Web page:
THE NAME OF THE WIND by Patrick Rothfuss (DAW, 2007)
This came as a recommendation through ARMADILLOCON, a local SFF literary con held yearly here in Austin. And, so, I've started this new thing where most of my audio book listens are adult SFF (my original love), and most of my paper/ebook reads are kid and teen books. So I opted for this as my next audiobook listen, and was hooked from the first page.
Five reasons to pick this book up TODAY:
1) Like I mentioned, I listened to this on audio. If it says anything about how much I enjoyed the book, it was 25 hours long. As soon as I finished it, I bought and downloaded the sequel which is 45 hours long.
2) The book is truly episodic. And yet, it hooked me completely. It's told as a story, and I found myself sucked right in, feeling like I was right there in the inn as it unfolded.
3) I love that the main character, Kvothe, is so talented and yet so imperfect. He's not proud of his mistakes, but he's also not afraid to admit to them, and he shows them to the reader in the most humorous (or sometimes the most touching) ways.
4) The character interplay is beautifully done. Kvothe meets so many different people and finds himself in so many different situations, and in each one, the relationships with the people he meets are constructed and displayed so well. It's fun and light and dark and deep, and everything I'd like to be able to do in my writing.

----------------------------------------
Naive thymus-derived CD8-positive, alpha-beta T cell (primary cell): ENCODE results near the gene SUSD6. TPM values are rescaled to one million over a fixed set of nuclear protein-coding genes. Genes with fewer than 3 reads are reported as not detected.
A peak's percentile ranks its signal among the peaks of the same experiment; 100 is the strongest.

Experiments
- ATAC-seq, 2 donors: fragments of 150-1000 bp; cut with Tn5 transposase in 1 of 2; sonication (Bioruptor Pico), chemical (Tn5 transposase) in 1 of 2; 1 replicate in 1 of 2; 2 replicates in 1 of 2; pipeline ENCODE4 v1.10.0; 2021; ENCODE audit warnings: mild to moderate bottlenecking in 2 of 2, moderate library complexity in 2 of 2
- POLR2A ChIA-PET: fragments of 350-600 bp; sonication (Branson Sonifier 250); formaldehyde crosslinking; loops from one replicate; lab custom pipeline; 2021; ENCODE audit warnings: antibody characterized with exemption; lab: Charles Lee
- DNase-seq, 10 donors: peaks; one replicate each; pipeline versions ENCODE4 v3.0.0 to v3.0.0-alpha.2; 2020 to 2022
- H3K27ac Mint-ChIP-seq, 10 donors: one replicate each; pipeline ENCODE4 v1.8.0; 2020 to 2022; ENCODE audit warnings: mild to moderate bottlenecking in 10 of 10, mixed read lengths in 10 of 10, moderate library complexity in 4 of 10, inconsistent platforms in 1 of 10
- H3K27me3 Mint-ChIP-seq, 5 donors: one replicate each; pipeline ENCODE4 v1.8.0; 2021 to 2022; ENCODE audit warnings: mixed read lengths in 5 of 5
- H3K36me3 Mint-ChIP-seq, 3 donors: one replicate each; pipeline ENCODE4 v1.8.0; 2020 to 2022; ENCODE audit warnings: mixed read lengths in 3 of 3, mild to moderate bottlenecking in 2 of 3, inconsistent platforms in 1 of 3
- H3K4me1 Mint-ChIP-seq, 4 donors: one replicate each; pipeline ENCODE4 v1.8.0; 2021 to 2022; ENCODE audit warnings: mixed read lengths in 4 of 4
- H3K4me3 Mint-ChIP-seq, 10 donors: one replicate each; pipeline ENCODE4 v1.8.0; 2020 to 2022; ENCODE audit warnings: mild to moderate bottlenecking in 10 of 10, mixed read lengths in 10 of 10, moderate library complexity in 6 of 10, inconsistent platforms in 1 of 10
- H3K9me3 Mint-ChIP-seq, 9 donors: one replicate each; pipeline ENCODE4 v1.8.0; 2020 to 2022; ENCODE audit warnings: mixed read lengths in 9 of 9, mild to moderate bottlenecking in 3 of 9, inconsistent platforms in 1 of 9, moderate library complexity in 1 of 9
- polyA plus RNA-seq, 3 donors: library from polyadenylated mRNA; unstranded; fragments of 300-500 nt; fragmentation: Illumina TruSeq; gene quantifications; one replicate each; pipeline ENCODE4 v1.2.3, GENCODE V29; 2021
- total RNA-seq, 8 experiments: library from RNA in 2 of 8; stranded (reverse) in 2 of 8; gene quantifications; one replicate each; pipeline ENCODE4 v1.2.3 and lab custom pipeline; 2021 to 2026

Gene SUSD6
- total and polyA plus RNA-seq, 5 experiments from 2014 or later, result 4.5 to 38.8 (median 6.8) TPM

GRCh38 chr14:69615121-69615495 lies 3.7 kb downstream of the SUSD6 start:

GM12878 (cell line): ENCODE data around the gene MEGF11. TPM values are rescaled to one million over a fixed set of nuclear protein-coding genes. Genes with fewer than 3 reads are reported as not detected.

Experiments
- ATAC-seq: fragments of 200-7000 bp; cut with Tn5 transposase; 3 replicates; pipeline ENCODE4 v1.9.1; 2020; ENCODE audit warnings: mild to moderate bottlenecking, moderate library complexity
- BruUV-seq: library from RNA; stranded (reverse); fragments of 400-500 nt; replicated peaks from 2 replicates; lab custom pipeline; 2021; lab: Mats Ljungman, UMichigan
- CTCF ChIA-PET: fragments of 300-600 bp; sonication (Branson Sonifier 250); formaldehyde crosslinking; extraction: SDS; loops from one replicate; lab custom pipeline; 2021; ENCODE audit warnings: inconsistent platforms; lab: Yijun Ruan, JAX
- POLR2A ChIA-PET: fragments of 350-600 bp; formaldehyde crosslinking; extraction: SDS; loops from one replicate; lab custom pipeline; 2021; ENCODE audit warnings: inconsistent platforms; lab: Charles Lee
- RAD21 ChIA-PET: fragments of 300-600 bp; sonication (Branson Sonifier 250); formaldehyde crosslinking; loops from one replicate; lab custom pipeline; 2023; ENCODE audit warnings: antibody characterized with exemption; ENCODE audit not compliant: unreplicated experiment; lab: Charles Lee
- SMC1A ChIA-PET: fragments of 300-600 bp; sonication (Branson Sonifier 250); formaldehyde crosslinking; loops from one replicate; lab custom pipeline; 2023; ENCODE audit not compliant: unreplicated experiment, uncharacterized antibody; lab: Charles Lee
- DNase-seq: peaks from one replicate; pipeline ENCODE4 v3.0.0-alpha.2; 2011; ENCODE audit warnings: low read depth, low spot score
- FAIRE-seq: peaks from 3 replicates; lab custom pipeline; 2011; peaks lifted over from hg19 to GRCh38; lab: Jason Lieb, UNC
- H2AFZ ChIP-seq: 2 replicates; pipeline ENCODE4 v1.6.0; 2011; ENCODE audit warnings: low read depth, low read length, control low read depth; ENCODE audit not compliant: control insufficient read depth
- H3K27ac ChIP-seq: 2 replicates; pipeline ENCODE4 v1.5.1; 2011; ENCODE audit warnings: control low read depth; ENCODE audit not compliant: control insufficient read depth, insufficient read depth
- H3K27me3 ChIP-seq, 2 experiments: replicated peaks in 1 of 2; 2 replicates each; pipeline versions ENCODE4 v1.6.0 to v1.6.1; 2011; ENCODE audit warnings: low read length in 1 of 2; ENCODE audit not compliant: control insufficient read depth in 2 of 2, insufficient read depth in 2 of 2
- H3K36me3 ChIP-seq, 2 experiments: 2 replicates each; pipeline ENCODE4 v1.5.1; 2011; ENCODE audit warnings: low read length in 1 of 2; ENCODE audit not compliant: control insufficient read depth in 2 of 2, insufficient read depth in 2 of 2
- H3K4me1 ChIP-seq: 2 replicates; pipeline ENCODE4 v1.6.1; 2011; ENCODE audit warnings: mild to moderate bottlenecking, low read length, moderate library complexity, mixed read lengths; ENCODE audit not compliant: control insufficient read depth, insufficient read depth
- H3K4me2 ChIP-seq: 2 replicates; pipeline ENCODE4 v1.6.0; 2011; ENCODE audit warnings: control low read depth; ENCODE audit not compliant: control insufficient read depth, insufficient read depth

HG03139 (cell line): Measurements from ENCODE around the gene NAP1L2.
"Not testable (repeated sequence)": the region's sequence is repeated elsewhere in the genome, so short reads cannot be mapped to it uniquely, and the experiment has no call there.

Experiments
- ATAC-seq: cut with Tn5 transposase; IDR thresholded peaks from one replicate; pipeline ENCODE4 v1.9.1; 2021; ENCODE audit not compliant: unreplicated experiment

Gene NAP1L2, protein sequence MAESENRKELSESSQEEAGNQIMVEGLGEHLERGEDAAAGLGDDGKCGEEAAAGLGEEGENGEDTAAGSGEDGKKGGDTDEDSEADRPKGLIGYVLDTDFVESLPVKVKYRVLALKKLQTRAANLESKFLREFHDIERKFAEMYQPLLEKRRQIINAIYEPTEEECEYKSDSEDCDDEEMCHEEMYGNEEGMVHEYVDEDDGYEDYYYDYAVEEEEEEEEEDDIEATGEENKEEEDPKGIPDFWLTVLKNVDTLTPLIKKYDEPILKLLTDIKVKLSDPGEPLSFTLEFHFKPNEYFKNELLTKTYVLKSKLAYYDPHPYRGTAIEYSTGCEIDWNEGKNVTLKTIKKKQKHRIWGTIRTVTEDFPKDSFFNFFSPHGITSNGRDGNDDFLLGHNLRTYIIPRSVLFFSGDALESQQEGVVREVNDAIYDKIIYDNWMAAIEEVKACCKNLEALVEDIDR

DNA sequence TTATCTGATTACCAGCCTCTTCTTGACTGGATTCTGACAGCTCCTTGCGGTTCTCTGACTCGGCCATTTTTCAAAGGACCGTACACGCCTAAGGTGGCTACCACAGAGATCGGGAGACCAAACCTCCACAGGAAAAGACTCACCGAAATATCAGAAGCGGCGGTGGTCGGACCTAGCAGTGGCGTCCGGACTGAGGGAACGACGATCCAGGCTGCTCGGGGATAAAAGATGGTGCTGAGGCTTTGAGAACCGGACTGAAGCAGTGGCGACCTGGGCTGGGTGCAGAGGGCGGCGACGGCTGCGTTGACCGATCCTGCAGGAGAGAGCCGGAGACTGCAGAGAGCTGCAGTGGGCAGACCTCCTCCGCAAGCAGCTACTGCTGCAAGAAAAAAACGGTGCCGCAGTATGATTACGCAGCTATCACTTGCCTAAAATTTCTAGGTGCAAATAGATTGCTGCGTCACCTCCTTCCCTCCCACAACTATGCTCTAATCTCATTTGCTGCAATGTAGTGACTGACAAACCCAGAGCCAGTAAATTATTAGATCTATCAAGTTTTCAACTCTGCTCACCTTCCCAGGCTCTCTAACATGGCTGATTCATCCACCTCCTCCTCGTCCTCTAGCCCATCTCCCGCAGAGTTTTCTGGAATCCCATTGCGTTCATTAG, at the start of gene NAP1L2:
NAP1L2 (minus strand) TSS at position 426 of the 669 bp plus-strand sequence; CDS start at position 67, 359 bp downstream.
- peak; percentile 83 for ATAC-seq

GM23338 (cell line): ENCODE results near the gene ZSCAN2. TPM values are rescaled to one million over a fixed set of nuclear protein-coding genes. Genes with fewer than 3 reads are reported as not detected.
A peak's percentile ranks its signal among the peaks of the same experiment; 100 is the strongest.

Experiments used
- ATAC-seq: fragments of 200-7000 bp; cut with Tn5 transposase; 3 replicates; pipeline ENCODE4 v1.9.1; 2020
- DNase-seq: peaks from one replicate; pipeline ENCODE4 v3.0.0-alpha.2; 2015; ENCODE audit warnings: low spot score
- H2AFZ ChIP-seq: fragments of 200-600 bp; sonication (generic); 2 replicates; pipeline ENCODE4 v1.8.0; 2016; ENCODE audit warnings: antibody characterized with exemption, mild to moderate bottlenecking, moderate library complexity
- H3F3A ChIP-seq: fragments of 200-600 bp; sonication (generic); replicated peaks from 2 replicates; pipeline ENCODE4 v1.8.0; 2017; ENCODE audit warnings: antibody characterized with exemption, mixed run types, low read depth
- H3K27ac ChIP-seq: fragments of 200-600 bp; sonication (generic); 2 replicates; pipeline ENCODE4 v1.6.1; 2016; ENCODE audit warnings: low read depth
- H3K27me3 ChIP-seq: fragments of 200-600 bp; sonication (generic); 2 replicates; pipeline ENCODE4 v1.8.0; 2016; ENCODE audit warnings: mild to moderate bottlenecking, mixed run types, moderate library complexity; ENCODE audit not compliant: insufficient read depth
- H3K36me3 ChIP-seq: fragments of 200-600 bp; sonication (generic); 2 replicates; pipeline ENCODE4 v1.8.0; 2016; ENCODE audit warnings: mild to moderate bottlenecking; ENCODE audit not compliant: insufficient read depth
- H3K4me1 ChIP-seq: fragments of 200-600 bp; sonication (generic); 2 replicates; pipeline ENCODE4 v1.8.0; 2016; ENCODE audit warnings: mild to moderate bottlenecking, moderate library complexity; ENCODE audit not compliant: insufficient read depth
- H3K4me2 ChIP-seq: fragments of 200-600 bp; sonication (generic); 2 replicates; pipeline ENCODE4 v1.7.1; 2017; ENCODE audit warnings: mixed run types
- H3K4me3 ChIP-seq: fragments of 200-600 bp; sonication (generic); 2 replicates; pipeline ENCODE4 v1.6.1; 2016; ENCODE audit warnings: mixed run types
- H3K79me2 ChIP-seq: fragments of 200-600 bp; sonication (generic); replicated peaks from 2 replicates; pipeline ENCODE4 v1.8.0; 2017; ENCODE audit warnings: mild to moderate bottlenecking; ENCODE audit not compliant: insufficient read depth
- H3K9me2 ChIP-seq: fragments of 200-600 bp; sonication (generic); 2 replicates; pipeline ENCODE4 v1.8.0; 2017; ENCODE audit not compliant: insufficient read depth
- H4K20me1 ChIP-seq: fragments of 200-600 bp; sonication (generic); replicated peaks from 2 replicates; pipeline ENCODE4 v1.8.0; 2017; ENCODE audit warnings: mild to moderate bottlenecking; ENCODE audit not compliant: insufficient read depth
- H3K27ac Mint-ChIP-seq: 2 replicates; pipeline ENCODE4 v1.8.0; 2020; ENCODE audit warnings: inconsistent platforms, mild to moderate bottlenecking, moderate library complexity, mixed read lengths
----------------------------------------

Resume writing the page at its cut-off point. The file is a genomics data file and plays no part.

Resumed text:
5) The world Patrick Rothfuss has created is a world I can totally lose myself in. I'm about halfway through the sequel, and I'm already waiting for book 3 so I can spend just a little bit more time in this world. Everything from the idioms to the monetary system to the rankings of musicians and the songs are well thought out, and even though amazing details are given to describe and show all these things, never does it feel burdensome or clunky.
Overall, this is a book I highly recommend to anyone who loves adult fantasy and science fiction. This is fantasy at its very best. No, it's not a kids' book. And sure, the material is fine suited for teens, but this is truly an epic fantasy and is a true pleasure for those who love that sort of thing.
This is the riveting first-person narrative of Kvothe, a young man who grows to be one of the most notorious magicians his world has ever seen. From his childhood in a troupe of traveling players, to years spent as a near-feral orphan in a crime-riddled city, to his daringly brazen yet successful bid to enter a legendary school of magic, The Name of the Wind is a masterpiece that transports readers into the body and mind of a wizard.
Source of book: Purchased audiobook from Audible.com